On August 8, 2018, the father filed a motion for an emergency order to prevent the children from being removed from Alabama pending the trial court's entry of a final judgment; in that motion, the father alleged that the mother intended to enroll the children in school in Mississippi. The trial court entered an order on August 10, 2018, in which it granted the father's emergency motion and ordered that the mother was not to move the children out of this state.

         Also on August 10, 2018, the trial court entered a judgment sustaining the father's objection to the proposed relocation and ordering that the mother was not to remove the children from this state. The trial court denied the father's request for a modification of custody, noting that the mother had indicated that she would not relocate if a relocation would result in the modification of custody.

          The mother filed a postjudgment motion on August 16, 2018; in that motion, the mother challenged the evidentiary support for the trial court's August 10, 2018, judgment. The trial court denied that postjudgment motion on August 16, 2018. Thereafter, the mother's attorney withdrew, and another attorney filed a notice of appearance on behalf of the mother.

         On September 5, 2018, the mother, represented by new counsel, filed a second postjudgment motion in which she argued that the father's February 8, 2018, petition was not timely filed under the Act, and, therefore, she argued that the trial court did not have jurisdiction to consider that petition. The father filed an opposition to that postjudgment motion. On October 16, 2018, the trial court entered an order denying the September 5, 2018, postjudgment motion. In denying the mother's September 5, 2018, postjudgment motion, the trial court stated, in part, that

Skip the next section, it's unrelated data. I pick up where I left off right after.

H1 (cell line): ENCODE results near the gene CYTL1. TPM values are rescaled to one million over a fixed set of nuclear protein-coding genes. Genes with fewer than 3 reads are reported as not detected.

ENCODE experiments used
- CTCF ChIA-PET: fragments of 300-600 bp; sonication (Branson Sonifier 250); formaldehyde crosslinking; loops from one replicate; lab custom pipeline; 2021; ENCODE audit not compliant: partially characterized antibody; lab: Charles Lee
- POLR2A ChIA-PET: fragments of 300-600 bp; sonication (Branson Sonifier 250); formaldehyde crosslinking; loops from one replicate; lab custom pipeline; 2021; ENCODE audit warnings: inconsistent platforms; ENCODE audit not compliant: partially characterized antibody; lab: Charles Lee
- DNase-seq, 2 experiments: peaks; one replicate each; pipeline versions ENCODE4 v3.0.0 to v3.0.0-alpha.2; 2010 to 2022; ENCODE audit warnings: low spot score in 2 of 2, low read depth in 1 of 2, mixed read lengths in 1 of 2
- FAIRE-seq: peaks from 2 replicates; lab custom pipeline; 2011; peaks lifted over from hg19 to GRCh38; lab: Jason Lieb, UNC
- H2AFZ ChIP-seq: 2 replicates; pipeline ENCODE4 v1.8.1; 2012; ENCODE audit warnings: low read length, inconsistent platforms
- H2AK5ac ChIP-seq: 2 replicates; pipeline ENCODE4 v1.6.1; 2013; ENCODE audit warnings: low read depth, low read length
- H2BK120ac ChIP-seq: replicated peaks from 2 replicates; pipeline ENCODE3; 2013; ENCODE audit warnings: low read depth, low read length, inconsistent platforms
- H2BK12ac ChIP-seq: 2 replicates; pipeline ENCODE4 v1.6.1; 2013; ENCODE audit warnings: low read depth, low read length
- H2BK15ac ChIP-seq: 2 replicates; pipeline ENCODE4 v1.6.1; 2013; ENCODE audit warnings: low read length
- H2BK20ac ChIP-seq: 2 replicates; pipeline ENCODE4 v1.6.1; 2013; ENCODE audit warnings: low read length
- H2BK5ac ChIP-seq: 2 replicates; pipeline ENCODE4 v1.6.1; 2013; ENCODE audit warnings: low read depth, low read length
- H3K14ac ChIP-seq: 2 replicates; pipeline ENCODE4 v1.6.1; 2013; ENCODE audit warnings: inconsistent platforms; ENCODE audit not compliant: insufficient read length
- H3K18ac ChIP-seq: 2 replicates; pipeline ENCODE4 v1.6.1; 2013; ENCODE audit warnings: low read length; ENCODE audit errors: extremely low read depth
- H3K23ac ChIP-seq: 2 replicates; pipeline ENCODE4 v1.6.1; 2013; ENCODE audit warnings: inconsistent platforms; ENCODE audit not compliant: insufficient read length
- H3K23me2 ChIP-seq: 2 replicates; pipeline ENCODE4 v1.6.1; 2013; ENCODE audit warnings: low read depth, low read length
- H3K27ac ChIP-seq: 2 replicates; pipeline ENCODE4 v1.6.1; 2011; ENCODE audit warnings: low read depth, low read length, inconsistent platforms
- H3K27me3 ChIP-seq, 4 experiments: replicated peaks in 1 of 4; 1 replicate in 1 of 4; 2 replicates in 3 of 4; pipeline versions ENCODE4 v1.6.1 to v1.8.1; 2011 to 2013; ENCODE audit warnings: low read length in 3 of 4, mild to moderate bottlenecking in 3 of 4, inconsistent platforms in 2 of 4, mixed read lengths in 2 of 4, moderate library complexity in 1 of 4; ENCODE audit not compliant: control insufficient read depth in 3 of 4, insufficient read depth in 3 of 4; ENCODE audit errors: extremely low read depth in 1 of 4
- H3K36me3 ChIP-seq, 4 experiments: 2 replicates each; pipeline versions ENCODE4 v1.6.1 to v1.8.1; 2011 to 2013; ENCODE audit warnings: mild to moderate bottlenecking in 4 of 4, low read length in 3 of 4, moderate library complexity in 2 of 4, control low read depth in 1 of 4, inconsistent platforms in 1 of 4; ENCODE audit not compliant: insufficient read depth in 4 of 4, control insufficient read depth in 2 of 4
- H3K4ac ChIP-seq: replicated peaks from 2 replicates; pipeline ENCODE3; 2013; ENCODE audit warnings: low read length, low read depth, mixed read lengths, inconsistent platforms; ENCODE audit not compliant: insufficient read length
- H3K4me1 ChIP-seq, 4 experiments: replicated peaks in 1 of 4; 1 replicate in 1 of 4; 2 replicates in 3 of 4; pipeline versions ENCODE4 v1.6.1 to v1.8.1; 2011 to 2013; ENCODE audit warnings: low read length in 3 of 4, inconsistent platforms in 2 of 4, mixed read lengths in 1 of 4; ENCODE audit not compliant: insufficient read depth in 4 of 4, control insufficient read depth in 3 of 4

"[t]he ultimate disposition of case no. DR-15-72.00[, i.e., the January 8, 2018, order dismissing the father's December 5, 2018, petition, ] does not change the fact that the father did 'file a proceeding seeking a temporary or permanent order to prevent the change of principal residence of a child within 30 days after receipt of such notice,' thereby complying with the mandate of § 30-3-169[, Ala. Code 1975]."

         The mother filed a notice of appeal to this court on November 27, 2018. Initially, we note that the mother's appeal was timely filed. Generally, successive postjudgment motions are not allowed. Ex parte Keith, 771 So.2d 1018 (Ala. 1998). However, the mother's second, September 5, 2018, motion was timely filed within 30 days of the entry of the August 10, 2018, judgment, and that second postjudgment motion raised a different argument than the one asserted in the mother's original postjudgment motion. Wynn v. Steger, 223 So.3d 938, 940 (Ala. Civ. App. 2016). For that reason, the second postjudgment motion was valid and operated to extend the time for the mother to file her appeal. Wynn v. Steger, 223 So.3d at 940 (quoting Roden v. Roden, 937 So.2d 83, 85 (Ala. Civ. App. 2006), for the proposition that "'Rule 59.1 has been held to apply separately to each distinct timely filed postjudgment motion so as to afford the trial court a full 90-day period to rule on each separate motion'").

         On appeal, the mother challenges the trial court's August 10, 2018, judgment denying her request to ...